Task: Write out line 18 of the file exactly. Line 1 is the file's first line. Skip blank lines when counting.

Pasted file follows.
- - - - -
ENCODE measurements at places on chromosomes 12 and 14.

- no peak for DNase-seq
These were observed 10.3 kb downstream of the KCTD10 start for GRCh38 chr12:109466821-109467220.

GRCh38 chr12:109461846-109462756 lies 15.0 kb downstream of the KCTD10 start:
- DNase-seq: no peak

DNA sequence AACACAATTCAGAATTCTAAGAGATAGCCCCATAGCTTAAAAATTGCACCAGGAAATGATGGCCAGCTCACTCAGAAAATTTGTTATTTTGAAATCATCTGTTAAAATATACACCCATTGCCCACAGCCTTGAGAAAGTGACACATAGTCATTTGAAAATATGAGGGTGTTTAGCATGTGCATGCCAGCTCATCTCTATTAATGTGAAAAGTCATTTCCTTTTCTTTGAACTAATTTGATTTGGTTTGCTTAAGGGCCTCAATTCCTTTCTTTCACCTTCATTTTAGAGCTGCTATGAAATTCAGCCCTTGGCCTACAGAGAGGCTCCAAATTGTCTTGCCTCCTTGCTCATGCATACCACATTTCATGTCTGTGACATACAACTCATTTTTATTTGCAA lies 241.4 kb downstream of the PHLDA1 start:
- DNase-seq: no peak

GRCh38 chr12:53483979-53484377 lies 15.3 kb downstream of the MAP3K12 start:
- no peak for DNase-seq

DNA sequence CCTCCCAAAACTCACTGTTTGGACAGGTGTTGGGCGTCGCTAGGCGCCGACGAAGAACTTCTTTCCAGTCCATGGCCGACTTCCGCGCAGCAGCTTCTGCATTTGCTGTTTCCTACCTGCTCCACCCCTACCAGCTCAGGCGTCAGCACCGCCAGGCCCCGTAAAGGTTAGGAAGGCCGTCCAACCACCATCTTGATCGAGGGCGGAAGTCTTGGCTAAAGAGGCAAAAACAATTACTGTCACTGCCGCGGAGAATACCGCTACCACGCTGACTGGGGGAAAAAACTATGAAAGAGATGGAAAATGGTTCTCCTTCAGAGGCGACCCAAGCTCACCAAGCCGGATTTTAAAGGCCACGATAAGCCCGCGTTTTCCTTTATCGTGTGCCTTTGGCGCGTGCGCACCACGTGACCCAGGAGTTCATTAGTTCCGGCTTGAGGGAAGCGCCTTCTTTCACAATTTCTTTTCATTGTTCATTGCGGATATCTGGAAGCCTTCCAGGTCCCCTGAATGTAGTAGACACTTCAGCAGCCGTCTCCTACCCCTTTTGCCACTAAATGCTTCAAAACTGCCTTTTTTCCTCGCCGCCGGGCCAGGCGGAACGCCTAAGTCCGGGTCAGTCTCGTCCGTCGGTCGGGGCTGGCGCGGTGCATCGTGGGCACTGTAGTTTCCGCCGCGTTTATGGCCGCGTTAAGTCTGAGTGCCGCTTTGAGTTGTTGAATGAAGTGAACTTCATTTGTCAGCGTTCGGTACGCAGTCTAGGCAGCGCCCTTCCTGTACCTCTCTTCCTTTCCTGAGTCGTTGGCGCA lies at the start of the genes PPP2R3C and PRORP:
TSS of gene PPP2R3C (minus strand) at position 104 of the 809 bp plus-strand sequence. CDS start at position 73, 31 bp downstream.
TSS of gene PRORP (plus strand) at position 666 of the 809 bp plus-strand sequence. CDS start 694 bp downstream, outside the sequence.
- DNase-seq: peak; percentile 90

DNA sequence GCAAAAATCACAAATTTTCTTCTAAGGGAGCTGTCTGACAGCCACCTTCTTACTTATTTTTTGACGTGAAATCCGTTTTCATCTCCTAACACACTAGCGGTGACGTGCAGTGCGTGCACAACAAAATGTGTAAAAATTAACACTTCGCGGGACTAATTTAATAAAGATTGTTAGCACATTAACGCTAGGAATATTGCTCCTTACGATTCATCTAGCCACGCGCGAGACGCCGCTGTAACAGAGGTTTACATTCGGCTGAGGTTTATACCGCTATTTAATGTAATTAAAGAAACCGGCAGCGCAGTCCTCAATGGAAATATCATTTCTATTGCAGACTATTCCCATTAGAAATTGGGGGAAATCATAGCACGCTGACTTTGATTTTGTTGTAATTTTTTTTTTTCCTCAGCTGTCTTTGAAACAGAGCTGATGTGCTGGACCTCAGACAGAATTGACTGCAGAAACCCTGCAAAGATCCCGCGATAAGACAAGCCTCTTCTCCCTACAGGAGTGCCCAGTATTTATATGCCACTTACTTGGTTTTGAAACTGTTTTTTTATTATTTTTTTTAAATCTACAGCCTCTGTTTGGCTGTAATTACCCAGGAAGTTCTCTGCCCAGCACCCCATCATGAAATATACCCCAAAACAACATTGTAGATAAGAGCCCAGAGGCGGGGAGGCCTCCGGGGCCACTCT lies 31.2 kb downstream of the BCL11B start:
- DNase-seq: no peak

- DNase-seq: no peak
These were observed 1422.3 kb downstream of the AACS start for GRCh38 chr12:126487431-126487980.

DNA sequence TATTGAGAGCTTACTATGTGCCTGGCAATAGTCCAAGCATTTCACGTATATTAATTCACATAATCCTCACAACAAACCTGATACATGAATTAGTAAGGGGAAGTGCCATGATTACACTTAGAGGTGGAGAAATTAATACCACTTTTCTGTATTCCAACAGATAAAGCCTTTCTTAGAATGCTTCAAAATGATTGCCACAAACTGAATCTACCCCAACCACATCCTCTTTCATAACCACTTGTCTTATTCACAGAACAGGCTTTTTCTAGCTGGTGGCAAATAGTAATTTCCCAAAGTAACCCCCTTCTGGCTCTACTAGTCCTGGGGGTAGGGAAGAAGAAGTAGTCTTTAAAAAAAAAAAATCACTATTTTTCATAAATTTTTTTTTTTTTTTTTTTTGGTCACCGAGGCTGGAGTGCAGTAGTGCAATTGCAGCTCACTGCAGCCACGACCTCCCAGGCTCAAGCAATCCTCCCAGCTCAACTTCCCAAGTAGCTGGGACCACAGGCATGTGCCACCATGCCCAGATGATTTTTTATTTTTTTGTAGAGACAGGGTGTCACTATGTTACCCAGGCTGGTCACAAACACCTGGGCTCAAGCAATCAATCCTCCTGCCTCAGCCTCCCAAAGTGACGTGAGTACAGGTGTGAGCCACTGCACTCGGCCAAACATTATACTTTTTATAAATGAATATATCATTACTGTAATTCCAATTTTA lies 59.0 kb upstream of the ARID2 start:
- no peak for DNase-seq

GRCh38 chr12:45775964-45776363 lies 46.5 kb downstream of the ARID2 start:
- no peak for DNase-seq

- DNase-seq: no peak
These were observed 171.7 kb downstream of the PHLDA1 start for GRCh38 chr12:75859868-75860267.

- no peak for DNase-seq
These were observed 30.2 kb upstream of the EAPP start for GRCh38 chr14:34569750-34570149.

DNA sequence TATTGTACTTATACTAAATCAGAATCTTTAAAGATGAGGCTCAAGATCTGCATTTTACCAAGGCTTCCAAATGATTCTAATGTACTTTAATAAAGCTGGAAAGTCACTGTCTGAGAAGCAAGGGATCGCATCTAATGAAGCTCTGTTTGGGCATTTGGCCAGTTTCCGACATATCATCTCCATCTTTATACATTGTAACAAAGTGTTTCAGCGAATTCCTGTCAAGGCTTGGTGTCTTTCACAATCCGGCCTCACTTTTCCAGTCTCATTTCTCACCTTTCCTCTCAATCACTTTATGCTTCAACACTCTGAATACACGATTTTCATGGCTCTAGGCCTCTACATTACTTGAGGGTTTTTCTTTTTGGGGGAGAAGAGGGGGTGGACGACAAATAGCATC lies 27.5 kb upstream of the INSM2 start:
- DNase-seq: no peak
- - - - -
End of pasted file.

DNA sequence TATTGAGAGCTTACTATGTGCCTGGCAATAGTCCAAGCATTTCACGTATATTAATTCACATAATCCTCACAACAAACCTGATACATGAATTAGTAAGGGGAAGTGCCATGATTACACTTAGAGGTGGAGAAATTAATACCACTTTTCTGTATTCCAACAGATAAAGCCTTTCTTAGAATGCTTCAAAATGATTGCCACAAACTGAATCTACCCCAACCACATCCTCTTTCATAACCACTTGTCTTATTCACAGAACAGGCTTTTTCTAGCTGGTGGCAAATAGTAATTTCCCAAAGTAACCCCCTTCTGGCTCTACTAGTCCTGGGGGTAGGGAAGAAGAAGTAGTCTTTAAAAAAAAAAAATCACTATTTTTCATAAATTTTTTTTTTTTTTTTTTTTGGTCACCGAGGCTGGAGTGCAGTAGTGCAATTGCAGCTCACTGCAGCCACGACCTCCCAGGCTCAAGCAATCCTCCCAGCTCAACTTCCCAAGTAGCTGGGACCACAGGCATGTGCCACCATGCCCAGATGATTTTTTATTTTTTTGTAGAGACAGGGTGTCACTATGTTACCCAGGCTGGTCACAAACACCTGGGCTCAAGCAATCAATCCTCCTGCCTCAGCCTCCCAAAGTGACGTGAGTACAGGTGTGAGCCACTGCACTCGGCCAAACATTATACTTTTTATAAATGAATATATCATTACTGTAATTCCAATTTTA lies 59.0 kb upstream of the ARID2 start: